Is the word 'astronaut' obsolete?
October 19, 2013 | 8 comments
Image Credit: NASA
As someone born in the sixties I am old enough to remember men walking on the Moon... just. I remember Skylab and Salyut. I remember the Apollo-Soyuz Test Project and the handshake in space between astronaut and cosmonaut.
I remember that April day when a totally untried vehicle, the space shuttle Columbia, blasted off from Florida. I remember the combination of excitement and trepidation I felt as I watched the TV.
I also remember the tears I shed 5 years later when Challenger exploded killing her crew of seven.
Back then you knew what an astronaut was. They were explorers pushing the boundaries, daring to do mighty things. They were heroes, doing one of the most glamorous and dangerous jobs in the world. Brave beyond belief, they were the representatives of mankind in the final frontier.
These men (with the notable exception of Valentina Tereshkova they were all men until the shuttle era) were mostly test pilots. Super fit, extremely intelligent. The best of the best. These were the closet thing to Superman that Homo sapiens had to offer.
A cosmonaut was the same, just Russian. They were rendered no less heroic because of ideological differences between nations.
The space shuttle brought us a new breed of astronaut, the Payload Specialist. These were non-NASA astronauts, experts in the specific satellite or experiments being flown. Whilst not trained to fly or operate the shuttle itself they still had a high degree of training. They were still astronauts.
Then came the International Space Station. The Russians, in conjunction with the US company Space Adventures, began to fly fare-paying tourists to the ISS. The Russians did not call them cosmonauts, instead referring to them as “space flight participants”. Space was open to everybody... well everybody that could afford to pay $20 million. These tourists still required 6 months of training. They were still required to learn Soyuz systems. Still required to undergo survival training in case of emergency landings. They were still required to pass medicals. They may have paid for the privilege but it can still be argued that they were still astronauts/cosmonauts.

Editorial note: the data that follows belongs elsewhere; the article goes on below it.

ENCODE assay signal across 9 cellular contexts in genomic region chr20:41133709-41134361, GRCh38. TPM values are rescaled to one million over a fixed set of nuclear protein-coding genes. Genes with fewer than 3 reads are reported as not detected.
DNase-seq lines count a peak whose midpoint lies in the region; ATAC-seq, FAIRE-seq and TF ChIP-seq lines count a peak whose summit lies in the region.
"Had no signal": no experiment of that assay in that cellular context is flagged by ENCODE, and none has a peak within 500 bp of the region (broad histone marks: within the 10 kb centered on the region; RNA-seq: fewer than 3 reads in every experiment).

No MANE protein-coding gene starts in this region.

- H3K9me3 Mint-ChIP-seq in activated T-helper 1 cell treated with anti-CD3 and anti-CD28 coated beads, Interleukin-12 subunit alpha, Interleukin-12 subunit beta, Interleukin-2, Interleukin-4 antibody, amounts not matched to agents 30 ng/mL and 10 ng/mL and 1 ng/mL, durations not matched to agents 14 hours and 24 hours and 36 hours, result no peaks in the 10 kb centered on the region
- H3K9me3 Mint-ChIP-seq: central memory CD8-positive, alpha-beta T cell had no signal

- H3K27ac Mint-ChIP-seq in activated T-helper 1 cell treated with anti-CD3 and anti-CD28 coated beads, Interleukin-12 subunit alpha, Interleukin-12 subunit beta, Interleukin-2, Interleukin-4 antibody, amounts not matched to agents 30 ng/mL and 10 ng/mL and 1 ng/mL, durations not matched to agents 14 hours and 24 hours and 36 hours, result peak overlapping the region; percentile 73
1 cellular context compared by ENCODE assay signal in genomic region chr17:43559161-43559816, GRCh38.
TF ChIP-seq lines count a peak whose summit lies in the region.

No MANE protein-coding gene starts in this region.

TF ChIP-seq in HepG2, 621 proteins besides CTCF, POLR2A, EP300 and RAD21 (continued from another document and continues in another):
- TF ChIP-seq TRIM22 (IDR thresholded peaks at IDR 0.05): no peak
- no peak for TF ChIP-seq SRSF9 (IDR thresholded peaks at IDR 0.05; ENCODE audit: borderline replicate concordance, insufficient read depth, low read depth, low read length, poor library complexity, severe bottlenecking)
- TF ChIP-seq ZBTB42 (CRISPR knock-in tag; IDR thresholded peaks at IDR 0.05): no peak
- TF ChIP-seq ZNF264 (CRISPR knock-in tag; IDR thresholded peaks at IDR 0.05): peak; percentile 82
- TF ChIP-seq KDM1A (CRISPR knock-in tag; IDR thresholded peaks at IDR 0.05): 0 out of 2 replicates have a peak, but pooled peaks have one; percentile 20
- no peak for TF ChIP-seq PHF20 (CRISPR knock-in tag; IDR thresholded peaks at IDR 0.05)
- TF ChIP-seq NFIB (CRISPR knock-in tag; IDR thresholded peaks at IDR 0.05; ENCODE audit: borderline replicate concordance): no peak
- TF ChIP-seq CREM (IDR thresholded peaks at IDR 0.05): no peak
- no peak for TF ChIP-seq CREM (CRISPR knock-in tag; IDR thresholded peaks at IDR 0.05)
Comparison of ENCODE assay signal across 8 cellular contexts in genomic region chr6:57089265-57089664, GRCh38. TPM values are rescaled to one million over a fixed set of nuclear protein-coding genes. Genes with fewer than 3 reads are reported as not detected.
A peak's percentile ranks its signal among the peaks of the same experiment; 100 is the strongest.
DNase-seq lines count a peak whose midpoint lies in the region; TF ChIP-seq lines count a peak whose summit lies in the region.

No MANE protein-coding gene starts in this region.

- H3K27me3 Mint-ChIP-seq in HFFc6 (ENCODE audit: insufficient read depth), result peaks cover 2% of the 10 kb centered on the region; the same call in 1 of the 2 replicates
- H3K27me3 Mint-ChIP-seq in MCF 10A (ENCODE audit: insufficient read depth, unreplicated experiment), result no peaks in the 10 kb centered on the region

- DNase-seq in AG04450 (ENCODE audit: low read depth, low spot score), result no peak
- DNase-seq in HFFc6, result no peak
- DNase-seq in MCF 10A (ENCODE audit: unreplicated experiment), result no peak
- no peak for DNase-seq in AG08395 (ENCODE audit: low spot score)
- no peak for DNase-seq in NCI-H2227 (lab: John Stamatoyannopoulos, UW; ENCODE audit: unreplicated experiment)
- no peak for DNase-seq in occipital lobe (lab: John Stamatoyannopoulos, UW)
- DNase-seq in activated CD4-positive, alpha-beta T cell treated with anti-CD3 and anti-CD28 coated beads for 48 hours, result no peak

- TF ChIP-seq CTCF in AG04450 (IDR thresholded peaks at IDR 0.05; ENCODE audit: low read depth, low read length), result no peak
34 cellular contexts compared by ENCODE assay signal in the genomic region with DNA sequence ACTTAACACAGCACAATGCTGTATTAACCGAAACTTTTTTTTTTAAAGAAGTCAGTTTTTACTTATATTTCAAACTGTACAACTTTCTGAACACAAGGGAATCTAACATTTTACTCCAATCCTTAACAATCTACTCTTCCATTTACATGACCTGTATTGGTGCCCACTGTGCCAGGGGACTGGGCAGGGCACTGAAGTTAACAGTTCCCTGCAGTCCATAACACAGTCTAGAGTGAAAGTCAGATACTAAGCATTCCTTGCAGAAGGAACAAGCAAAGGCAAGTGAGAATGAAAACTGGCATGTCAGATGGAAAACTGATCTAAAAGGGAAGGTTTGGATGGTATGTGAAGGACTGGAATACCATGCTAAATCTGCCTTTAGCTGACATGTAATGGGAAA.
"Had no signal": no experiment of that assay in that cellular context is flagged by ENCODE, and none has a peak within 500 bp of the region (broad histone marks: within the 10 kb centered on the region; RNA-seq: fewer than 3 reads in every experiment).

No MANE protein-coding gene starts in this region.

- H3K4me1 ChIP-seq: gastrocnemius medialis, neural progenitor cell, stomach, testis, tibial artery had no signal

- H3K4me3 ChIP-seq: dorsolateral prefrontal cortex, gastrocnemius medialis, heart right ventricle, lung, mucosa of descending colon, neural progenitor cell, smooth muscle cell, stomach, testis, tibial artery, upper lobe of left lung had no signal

But things are changing. Next year Virgin Galactic will start flying passengers on sub-orbital flights. These flights will exceed the 100 km (62 mile) limit of the Karman line which officially marks the start of space and so, technically, the passengers will be classed as astronauts.
In the years to come other companies will offer rival services. Prices will begin to fall. Thousands, maybe tens of thousands will fly into space in the next couple of decades. I have no problem with this. I envy them. I wish I had the money, but, with all the good will in the world, I can not consider these passengers as astronauts. We do not consider the passenger on a 747 to be the same as the pilot flying the vehicle and space travel should be no different.
I believe that the time has come to either re-define the word “astronaut” so that it does not include merely passengers or we need to use a new term to separate those heroes from the fare-paying tourist.
The first human on Mars may already have been born, he or she will be a special person. A new Gagarin or Armstrong. A hero for generations to come. Someone children will aspire to copy. That person deserves better than to have a job title that fails to distinguish them from a wealthy tourist.